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Simply Smiles provides bright futures for children, families, and communities. The organization partners with populations in need to create physical and emotional environments where suffering is alleviated and from which local leaders can emerge.

Simply Smiles blog

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An Update from Oaxaca

Timothy Nurnberger

Hi, friends! This is Zach in Oaxaca with an update about our projects from the past two weeks. We recently had some Internet issues so were unable to post for a while, but things have been resolved. We just enjoyed a few days of rest before the next group arrives on Saturday, and today we’re heading off to Santa María in order to host a staff-organized community meal in a neighboring village called San Mateo. But I’m getting ahead of myself; let’s start where our last Oaxaca blog post left off... The students and teachers from St. Luke’s School and Rangitoto College fought through sickness to finish bagging and distributing the 12 tons of food for this summer’s first despensa. Amazingly, the men from Santa María (who were finishing the bamboo walls on our palapa) realized that we were not 100% health-wise and pitched in to unload the majority of the food from our Ford truck. The despensa went smoothly, and our dedicated volunteers--with smiles on their faces--handed out food to over 2,000 people.

In Huatulco, we bid adieu to our friends from New Canaan and New Zealand, and then headed right back to Oaxaca to meet the volunteers from our first mixed group of the summer. Along the way, we picked up Ana Cristina and Mari Cruz, two of our teenage friends from the village, to spend a few days in Oaxaca with us. Their joking and laughter were an excellent addition to an already great group.

In three short work days, our volunteers put a second coat of paint on all of our bunk beds (which will prevent any chance of bedbugs in the future), finished painting the entire back wall to the Center of Operations, bagged 600 servings of sugar for the next food distribution, and helped install hundreds of adoquín pavers. Steve and Peter, Emma’s dad and uncle, also worked furiously to make a brand new display sign for Santa María, which looks great:

We’ll now be able to post signs for upcoming community meals, despensas, and movie nights.

Last week, we were unable to go to Casa Hogar because the kids were all on vacation at the beach, but we did manage to do something equally as rewarding: we took a group of kids from the dump community to the park for an afternoon of food, fun, and games. At first the kids were reticent, but after we opened up the bag of soccer balls, screaming balloons, and bracelet-making supplies, there was nonstop laughter. I made a fool of myself by trying to be a goalie, naturally. I was also able to put my years of experience as a counselor to good use when I taught some of the kids how to make lanyards. (They didn’t lose interest once...NOT.) The trip was such a success that we’ll now incorporate it into our schedule every week. It’s a fantastic way to deepen our relationship with our friends from the dump community, AND it’s so fun!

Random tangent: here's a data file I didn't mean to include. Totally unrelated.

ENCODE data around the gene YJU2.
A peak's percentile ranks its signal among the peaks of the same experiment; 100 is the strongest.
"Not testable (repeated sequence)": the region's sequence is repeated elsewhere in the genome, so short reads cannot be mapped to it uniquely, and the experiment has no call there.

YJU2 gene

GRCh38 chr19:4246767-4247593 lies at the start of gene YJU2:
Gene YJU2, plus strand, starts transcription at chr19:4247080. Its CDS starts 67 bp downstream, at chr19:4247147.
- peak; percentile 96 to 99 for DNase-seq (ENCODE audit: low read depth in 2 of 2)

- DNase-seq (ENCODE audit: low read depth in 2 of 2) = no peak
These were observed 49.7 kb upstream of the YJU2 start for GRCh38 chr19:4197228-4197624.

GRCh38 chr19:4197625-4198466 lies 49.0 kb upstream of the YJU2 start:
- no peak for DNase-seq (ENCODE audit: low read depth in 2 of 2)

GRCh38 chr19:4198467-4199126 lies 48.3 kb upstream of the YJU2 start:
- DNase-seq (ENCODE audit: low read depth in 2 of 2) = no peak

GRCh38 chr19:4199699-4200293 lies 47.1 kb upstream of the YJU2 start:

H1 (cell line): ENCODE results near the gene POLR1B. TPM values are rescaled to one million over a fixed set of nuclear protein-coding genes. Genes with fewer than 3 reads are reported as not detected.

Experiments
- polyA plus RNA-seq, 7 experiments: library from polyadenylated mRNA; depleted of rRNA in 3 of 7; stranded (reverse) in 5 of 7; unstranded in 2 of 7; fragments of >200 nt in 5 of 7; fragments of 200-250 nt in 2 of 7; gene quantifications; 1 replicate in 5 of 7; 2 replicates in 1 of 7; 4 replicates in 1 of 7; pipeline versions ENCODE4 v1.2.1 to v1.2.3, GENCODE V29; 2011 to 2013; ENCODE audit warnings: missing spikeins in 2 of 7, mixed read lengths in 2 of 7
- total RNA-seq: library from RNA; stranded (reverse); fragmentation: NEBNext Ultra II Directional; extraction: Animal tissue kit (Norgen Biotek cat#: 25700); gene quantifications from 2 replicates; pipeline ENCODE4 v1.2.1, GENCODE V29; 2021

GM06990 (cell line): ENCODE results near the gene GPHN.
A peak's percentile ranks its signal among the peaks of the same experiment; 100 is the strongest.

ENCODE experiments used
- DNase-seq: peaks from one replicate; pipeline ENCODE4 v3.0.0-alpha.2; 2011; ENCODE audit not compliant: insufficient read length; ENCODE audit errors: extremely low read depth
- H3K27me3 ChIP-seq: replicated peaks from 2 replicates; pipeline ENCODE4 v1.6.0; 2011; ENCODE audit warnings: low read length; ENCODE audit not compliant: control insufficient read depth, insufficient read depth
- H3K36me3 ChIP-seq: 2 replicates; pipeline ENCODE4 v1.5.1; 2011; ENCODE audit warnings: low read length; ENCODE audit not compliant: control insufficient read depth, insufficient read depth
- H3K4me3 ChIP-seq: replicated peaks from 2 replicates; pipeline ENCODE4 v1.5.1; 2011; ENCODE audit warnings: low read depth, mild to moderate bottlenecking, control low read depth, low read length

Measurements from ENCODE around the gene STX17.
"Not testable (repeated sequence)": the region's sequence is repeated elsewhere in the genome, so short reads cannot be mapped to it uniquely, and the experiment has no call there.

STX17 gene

Our time in Santa María last week consisted of preparing for the community meal Thursday afternoon and night, we helped Lula and a group of other women from town chop a mound of onions and garlic. We did not participate in the killing of the chickens that were used for the chicken soup, but some of us did watch with morbid fascination...only the freshest ingredients for our community meals! I stayed up late on Thursday night because of my immense muscle strength: I helped to carry a tremendously heavy pot of tomatoes down into the center of town, through a river, and up a rocky staircase to Juan’s grandparents’ home, where the only large grinding machine is located. The machine is NOT fast, but I was delighted to sit up with Lula, Elute, Vero, and abuelita to wait for the tomatoes to be ground into a delicious purée for the soup. On Friday we served over 300 people from the community a delicious and hearty meal. After we cleaned up from the meal, we finished the week out with a bang and started hauling heavy bags of river sand up the hill so that the next group will be ready to pour the floor for our new kitchen area!

I say this often during nighttime reflections, but I feel so lucky to be able to go to Santa María Tepexipana as often as I do. I never imagined that my life would lead me to a tiny village in the jungles of Mexico, where I could communicate with others in Spanish and feel totally comfortable among people who were once strangers. Sam and I have talked about how much our relationships have grown with the people of Santa María in the past two years, and it truly is amazing. We now talk to and joke with them as we would with any of our friends.

(The next step is to become fluent in Zapotec; Ana Cristina has been giving me some of her worksheets from elementary school to copy. I can say such helpful sentences as: The tiger is bad [le mbex cap nac], and the gringos are tall [le ngrig naro].)

Sadly, I must leave Mexico on Saturday for a brief stint in the office in Connecticut for a few weeks, but I’ll be heading out to the Reservation on August 11, about which I’m super excited. But Sam and Emma will keep up the blogging from Mexico!

Hasta luego!